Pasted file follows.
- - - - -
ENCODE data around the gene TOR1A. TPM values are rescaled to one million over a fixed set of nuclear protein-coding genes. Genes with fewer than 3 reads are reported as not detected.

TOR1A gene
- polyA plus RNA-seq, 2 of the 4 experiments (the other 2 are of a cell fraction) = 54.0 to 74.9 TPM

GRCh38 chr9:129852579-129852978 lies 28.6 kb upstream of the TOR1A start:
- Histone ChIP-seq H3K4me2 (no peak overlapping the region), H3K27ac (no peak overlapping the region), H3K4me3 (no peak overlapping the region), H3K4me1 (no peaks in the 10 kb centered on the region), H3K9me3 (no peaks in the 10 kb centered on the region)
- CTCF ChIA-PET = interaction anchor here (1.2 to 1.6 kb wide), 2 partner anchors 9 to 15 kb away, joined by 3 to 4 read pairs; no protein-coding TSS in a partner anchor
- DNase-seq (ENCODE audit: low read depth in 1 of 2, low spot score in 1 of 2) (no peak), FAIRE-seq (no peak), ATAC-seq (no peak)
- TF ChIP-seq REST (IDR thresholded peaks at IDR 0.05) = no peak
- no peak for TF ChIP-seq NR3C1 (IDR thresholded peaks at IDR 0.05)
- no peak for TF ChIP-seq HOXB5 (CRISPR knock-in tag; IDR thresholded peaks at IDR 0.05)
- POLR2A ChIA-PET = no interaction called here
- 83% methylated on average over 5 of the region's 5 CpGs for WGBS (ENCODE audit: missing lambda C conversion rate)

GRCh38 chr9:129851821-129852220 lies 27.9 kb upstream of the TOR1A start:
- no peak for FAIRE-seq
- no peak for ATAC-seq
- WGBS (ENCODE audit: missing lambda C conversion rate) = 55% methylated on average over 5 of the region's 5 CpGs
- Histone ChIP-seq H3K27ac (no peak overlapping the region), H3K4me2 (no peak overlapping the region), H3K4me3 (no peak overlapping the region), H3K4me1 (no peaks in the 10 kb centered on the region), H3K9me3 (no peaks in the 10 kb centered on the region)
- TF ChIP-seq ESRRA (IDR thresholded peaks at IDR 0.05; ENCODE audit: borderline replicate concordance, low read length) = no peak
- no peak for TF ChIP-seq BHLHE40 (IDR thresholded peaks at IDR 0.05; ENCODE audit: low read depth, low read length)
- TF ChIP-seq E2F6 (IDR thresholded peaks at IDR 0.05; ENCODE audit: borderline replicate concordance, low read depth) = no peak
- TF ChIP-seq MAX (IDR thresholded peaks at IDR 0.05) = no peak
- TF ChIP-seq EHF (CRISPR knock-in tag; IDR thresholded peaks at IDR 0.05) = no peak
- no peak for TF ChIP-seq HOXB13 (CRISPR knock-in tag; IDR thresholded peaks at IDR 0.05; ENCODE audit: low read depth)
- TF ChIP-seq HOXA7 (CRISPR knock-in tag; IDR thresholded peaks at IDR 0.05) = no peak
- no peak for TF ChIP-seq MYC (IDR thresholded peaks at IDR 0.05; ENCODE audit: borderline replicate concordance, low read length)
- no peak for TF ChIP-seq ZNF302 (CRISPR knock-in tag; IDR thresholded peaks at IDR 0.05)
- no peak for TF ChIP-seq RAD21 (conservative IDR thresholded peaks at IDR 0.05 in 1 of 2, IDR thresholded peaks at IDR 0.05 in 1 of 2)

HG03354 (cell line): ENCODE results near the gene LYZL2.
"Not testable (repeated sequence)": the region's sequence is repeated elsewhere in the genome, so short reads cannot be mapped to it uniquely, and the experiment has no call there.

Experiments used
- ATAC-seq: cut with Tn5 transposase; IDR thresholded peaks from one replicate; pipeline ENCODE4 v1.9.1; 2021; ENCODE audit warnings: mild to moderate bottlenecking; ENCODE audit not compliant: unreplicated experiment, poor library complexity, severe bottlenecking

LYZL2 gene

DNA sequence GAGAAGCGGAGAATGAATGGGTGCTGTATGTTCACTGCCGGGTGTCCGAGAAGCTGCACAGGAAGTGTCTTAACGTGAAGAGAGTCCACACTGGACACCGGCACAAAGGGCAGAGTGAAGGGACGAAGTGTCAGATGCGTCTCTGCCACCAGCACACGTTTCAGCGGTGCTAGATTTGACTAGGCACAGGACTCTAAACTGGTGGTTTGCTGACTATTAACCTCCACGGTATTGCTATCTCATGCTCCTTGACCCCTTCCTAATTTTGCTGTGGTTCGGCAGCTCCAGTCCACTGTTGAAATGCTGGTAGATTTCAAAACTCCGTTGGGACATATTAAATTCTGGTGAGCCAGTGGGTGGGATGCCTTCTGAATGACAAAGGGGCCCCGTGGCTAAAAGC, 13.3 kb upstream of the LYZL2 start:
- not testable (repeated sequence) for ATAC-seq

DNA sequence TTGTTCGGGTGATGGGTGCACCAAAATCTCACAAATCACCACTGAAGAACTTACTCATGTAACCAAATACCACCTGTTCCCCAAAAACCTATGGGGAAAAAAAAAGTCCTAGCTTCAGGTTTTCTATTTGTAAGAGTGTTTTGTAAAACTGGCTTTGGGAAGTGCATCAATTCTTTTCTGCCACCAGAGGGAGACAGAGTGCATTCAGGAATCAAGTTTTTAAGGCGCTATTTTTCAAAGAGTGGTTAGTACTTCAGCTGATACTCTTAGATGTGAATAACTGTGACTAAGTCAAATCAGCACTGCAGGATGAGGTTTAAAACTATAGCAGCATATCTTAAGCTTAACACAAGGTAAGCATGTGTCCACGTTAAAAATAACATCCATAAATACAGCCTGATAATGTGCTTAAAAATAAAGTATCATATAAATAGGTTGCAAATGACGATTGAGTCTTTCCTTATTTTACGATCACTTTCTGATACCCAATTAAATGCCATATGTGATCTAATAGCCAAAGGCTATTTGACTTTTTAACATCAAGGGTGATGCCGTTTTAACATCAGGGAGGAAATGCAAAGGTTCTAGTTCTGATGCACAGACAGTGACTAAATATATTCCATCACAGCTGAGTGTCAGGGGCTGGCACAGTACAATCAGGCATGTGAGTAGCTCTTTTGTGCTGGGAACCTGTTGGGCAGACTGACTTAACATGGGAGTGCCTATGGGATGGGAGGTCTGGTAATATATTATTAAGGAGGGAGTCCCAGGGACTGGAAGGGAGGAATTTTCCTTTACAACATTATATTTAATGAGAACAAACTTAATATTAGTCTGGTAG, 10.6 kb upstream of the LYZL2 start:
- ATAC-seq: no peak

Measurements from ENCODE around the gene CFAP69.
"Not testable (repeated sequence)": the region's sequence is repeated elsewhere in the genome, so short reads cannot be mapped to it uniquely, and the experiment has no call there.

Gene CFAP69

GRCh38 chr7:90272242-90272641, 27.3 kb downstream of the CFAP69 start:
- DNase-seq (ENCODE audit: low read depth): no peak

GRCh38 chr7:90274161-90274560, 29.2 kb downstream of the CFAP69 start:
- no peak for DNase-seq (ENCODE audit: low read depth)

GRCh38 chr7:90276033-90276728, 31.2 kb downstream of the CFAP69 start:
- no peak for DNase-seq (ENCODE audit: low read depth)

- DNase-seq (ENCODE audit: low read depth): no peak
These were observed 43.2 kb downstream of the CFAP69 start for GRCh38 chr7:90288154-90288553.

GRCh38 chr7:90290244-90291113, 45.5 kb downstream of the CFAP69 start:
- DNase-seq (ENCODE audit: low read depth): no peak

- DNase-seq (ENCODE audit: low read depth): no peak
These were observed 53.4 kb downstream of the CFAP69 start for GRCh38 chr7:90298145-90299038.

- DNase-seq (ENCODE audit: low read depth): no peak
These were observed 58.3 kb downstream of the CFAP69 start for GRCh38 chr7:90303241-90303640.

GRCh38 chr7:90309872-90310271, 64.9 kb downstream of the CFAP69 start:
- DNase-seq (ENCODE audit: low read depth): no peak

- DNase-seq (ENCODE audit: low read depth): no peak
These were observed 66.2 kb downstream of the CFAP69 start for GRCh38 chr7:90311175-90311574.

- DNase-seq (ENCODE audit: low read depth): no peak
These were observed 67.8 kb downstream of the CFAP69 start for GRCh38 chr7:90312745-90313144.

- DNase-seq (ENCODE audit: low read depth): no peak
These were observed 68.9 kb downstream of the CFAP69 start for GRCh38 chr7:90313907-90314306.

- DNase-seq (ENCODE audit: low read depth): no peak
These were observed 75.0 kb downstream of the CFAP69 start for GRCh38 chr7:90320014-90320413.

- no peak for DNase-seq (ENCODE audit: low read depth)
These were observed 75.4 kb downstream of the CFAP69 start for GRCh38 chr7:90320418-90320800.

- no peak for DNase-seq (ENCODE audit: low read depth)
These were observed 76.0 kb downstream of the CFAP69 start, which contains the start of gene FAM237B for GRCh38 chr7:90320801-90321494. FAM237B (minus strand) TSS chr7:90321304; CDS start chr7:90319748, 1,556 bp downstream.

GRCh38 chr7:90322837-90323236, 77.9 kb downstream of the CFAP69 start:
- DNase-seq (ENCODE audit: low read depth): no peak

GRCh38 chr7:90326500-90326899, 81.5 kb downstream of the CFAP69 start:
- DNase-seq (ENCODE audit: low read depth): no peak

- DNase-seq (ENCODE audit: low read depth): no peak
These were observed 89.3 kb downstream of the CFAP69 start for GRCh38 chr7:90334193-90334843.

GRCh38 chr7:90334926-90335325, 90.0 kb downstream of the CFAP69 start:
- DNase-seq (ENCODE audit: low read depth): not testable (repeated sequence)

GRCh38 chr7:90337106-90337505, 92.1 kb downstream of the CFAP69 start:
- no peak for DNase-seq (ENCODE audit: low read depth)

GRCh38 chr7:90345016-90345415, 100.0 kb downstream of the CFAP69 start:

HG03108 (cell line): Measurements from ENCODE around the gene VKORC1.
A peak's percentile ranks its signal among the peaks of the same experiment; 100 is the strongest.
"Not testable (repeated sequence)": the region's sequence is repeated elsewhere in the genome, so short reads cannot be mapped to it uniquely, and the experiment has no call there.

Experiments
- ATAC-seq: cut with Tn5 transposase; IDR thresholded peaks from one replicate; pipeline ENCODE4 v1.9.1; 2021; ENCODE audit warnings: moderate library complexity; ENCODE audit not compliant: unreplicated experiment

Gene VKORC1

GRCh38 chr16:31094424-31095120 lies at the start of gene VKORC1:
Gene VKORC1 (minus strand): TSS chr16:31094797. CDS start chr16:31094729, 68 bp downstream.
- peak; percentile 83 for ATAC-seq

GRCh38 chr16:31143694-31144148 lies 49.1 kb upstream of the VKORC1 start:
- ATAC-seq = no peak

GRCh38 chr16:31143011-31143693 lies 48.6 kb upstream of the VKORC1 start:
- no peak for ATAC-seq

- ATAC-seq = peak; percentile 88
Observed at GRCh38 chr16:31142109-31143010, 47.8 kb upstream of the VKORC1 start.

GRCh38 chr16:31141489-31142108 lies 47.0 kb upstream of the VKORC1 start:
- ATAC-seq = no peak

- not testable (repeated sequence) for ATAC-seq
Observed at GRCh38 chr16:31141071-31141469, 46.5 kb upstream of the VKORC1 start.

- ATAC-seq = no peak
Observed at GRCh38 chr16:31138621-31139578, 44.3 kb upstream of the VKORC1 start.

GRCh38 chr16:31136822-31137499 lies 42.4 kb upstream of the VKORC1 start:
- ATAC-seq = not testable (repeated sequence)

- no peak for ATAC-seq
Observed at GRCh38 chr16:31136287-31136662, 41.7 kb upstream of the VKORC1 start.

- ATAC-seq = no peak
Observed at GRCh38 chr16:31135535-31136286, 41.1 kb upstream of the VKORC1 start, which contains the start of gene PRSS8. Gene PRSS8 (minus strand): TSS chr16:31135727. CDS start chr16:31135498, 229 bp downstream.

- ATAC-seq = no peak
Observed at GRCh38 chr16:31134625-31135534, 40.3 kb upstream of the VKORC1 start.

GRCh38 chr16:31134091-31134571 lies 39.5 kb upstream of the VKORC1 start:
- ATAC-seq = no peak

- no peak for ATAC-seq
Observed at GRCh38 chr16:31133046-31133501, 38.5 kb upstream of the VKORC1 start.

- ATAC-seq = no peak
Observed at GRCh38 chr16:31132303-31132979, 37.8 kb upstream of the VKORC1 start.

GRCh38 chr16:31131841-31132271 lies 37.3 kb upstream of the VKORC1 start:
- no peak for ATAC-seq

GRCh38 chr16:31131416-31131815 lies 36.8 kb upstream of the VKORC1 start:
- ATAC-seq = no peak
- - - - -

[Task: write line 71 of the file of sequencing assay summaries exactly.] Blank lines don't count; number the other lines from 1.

- DNase-seq (ENCODE audit: low read depth): no peak